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Lesson 3: Eating Triggers

If you go to the movies, you know all about the long line of hungry moviegoers eagerly awaiting the greasy concession stand food. It’s almost unavoidable to not be one of them with your senses heightened by the smell of freshly popped popcorn and sights of thirst-quenching crisp soda ads floating around in LED. Point blank, it’s tempting to buy a big bucket of butter-drenched popcorn with a large soda on the side while watching a new flick. The temptations of these unhealthy snacks and eating habits are all around us and are known as eating triggers.

To break the cycle of these unhealthy eating habits, you first need to acknowledge what your own personal eating triggers might be. You might take your kids out for ice cream after a soccer game practice, or meet up with co-workers at a local brew and wings spot after hours, or even stop by your favorite drive-thru for a 12-count meal while out and about. Knowing what your eating triggers are can help you teach yourself to avoid them, or at least make healthier choices when faced with them.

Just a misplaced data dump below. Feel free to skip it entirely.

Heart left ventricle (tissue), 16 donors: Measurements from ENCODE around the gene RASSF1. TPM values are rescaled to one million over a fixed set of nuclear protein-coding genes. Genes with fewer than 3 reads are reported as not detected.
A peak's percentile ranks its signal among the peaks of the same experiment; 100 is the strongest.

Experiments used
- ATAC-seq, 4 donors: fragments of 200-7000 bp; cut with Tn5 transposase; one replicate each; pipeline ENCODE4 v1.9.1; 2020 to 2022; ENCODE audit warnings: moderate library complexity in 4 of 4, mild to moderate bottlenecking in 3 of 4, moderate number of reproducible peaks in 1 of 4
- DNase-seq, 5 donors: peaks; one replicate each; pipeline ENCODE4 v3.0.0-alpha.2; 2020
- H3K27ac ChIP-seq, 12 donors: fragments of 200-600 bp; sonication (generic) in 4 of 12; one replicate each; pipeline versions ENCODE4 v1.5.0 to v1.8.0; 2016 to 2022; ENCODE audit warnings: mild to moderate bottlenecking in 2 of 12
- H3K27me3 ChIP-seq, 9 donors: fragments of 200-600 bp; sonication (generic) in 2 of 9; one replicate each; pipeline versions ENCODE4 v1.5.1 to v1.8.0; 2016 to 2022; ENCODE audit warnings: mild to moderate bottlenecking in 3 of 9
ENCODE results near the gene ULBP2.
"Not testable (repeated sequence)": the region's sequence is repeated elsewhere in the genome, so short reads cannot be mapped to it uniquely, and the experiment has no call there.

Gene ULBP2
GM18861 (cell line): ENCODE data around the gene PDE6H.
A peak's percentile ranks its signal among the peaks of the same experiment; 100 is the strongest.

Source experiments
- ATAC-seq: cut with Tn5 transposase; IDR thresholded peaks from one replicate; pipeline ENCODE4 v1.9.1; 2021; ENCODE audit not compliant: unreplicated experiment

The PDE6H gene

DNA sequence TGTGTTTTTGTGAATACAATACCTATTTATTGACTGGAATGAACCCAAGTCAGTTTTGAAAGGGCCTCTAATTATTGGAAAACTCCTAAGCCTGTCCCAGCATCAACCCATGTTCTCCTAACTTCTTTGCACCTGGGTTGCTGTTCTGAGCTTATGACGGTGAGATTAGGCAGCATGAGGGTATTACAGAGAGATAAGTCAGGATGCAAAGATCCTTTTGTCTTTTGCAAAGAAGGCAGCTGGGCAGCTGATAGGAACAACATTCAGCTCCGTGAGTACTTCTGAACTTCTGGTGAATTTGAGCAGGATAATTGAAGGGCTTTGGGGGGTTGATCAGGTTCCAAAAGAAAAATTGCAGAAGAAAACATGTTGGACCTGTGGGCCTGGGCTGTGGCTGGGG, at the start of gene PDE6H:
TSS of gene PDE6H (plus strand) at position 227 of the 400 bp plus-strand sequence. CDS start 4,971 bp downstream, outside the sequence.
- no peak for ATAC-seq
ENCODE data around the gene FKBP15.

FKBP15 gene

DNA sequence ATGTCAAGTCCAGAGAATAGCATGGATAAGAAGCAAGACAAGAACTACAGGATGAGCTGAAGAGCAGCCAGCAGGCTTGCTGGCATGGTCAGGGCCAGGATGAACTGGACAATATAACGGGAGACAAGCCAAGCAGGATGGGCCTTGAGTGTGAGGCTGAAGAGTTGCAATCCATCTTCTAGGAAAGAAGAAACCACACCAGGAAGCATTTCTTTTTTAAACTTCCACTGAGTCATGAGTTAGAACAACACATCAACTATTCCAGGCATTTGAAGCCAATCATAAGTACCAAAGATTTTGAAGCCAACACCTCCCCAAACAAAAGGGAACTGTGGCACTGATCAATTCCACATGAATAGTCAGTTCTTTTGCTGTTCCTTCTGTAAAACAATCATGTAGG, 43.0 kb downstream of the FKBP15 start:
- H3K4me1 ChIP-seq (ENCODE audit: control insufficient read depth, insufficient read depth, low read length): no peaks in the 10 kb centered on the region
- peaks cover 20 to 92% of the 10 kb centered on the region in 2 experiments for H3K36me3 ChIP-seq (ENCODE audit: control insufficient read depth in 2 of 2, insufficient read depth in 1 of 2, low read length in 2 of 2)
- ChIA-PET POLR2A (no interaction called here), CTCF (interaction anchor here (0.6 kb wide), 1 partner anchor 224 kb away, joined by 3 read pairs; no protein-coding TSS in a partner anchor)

Another good takeaway from this lesson is to shop smart. Make a list and stick to it when you go grocery shopping. You definitely want to avoid food shopping on an empty stomach, it will lead to miscellaneous food items in your cart that don’t need to be in there. Food shopping on a full stomach and a strict list will also help save you time.

When keeping food in the house, place the good and healthy snacks in easily spotted areas so it's the first thing you grab. Be sure to place any junk or unhealthy food in out-of-sight, out-of-mind areas.

“A step in the right direction is subbing high-calorie snacks for low-calorie alternatives. Some good choice alternatives include fruits, vegetables, low-calorie yogurts, and other low-calorie snacks in general,” Coach Marshall, Trinity Medical Weight Loss.




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